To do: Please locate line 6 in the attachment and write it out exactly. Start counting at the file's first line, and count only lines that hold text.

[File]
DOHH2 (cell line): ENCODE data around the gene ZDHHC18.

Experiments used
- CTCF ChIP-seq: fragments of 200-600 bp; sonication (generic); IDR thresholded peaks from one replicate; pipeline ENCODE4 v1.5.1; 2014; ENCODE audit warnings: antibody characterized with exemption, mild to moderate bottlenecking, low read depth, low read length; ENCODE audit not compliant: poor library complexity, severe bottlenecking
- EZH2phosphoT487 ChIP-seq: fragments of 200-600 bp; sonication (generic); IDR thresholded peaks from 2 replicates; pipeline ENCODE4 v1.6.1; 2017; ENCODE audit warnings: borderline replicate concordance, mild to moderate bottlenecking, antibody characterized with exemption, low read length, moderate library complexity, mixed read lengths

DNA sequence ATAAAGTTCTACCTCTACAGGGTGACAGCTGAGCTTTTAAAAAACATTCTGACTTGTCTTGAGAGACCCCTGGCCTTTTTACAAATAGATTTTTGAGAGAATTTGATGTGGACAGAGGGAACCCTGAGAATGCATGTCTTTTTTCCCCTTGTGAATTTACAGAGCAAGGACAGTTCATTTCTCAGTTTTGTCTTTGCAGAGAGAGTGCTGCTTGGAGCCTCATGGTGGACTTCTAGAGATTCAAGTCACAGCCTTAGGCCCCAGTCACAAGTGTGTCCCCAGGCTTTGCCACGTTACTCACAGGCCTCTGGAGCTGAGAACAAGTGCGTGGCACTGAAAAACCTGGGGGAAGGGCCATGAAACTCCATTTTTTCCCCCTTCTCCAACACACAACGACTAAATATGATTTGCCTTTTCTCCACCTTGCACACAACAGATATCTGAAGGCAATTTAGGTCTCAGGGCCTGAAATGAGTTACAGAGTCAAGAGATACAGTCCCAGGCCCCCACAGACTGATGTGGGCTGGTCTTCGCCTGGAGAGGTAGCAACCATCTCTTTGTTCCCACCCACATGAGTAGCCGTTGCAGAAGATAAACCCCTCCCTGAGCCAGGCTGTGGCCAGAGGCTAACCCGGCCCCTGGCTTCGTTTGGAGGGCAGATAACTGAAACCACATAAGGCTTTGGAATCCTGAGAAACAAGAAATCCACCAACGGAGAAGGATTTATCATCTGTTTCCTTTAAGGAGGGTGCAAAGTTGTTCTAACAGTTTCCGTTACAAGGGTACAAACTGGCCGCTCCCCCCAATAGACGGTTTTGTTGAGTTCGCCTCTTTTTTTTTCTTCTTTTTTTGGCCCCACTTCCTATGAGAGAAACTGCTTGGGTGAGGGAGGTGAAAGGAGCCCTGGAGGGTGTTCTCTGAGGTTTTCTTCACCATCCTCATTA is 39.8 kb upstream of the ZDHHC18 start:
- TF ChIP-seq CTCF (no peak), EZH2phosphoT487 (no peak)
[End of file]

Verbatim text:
- TF ChIP-seq CTCF (no peak), EZH2phosphoT487 (no peak)